It is not impossible to have your leather jacket resized to give you that perfect bespoke fit. However, it’s not as easy as going to the nearest tailor or seamstress and letting them have a go at it. In this guide, we will tell you all there is to know about getting a leather jacket altered.
Can you tailor a leather jacket?
You definitely can. Just like any piece of clothing, it is possible for your leather jacket to be altered. However, it’s not as straightforward as a DIY alteration with your home sewing kit. Not only are there special tools needed, but also special skills to use those tools and an understanding of how leather works. This requires a lot of practice as leather is very different from fabric, and the stakes are higher when you have an expensive leather jacket.
When getting your leather jacket altered, make sure to go to a leather specialist and not a regular tailor. The leather specialist will have all the tools necessary to give you a custom fit leather jacket.
How much does it cost to tailor a leather jacket?
The cost of alterations depends on the adjustments you want to be made. The simpler alterations can cost as little as $30-50, but the more complicated leather alterations can cost up to $500. If you want to know how much your leather jacket specifically might cost, refer to the fitting guide below. We will also mention the relative difficulty those certain parts might be to alter.
How should a leather jacket fit?
There isn’t a strict way that leather jackets should fit specifically, however, traditionally speaking, there are certain ways to tell if your jacket is fitting you correctly or not. We will show you how a leather jacket should fit from top to bottom, use these indications to know whether you should get your jacket altered, and which parts you want to be altered.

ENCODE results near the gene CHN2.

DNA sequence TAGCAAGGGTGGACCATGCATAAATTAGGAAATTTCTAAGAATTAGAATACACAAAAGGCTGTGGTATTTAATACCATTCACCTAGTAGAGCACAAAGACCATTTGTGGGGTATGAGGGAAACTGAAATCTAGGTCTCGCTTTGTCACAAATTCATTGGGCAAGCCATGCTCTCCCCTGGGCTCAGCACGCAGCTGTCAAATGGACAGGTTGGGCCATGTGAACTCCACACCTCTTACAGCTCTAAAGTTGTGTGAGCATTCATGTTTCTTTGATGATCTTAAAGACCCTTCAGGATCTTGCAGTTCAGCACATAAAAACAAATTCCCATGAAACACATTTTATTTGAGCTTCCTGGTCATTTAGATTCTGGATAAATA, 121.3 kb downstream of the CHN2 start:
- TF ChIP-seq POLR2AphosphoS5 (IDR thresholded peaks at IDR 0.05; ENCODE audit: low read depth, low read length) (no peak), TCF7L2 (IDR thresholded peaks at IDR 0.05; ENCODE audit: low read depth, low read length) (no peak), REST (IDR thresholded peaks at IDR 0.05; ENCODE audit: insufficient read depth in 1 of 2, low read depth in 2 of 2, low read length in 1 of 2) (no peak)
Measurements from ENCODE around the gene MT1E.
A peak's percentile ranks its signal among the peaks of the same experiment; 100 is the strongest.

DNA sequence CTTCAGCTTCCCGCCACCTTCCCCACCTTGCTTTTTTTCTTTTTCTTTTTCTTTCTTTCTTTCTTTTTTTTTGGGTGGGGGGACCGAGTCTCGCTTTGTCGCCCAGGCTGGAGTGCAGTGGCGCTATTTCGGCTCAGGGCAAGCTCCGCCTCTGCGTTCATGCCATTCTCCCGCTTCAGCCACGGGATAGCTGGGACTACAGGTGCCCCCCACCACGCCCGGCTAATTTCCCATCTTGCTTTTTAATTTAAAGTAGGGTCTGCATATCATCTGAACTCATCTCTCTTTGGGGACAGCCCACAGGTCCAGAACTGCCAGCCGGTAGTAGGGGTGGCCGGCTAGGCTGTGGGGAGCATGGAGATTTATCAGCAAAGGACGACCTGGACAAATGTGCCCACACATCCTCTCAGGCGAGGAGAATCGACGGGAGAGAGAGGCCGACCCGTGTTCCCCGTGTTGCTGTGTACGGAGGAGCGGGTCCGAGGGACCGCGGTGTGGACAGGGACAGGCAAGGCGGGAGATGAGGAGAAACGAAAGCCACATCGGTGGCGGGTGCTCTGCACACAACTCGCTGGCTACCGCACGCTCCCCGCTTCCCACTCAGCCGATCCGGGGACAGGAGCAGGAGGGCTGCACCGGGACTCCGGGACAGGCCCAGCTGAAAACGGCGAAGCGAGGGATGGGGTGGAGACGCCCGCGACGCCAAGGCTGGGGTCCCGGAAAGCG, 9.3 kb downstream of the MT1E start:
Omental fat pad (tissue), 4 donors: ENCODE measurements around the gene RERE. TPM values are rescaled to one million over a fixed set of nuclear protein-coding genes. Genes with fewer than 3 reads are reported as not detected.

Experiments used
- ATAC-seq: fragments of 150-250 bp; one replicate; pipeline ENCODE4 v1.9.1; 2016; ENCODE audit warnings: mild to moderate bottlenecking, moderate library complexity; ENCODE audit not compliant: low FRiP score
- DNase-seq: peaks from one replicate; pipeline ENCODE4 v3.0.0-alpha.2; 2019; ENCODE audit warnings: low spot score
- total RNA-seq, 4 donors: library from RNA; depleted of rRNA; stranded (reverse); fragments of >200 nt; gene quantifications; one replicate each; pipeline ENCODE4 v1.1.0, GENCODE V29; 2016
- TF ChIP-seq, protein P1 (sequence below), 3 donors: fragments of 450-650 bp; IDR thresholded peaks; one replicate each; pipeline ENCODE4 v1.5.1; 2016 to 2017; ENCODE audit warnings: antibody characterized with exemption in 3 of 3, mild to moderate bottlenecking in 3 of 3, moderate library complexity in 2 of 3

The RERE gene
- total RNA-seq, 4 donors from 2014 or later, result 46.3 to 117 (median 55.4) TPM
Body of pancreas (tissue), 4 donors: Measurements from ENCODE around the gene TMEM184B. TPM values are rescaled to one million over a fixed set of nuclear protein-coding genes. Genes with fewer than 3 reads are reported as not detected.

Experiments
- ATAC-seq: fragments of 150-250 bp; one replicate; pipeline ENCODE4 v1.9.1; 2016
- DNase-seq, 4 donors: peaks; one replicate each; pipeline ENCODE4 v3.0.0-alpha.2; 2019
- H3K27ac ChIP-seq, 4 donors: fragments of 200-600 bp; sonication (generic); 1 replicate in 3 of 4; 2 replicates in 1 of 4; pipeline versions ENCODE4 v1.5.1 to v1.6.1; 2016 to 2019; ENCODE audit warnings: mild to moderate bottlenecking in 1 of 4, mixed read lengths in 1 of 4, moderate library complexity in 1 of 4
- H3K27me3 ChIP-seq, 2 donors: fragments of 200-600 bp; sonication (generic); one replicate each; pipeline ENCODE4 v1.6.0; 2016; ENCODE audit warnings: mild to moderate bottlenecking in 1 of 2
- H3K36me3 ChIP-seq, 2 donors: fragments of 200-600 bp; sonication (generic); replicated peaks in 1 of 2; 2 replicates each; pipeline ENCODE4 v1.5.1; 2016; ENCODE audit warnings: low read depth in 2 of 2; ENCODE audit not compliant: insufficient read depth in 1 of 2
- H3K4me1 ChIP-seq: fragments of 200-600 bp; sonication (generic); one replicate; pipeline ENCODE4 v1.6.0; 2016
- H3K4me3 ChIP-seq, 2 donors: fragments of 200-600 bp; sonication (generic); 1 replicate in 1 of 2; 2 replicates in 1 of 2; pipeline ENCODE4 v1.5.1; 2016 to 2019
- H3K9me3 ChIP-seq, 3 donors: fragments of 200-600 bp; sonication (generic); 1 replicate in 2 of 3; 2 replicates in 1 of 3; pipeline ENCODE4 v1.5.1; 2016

Shoulders and armpit
On most leather jackets, you will find a stitch that goes all the way around the armpit area on each arm. For this to fit correctly, this seam should be close to vertical.
When the upper part of the seam that rests on your shoulder is not on your shoulders and is pointing outwards, this is how you know that the shoulders are too wide and you should let the tailor bring this in for you. If the seam is perfectly vertical or the upper part facing inwards, then you should feel that it restricts your movement and the shoulders are too tight.
This seam should also hug your armpits or close to doing so. Not too tight that it feels like it’s squeezing your armpits and cutting off circulation. Leaving some allowance is okay, but it should be no more than 3 inches (8cm) of allowance.
For a truly good fit, there should be just about an inch (2.5cm) of allowance. This allows room to stretch your arms outwards and cross your arms as well. The shoulders are a more complicated process as it involves removing the stitching on the upper back.
Torso and waist
To know whether the torso and waist fit you well, you should be able to zip the leather jacket up completely and it should be showing the form of your body. If the leather jacket is too loose, then it will look boxy and not conform to your body shape.
A leather jacket that is too tight around the waist and torso will not go back down when you lift your arms up. You could also tell if you are not able to zip the jacket up completely. Another indication of this is when it feels like the jacket is lifting your arms up to the side.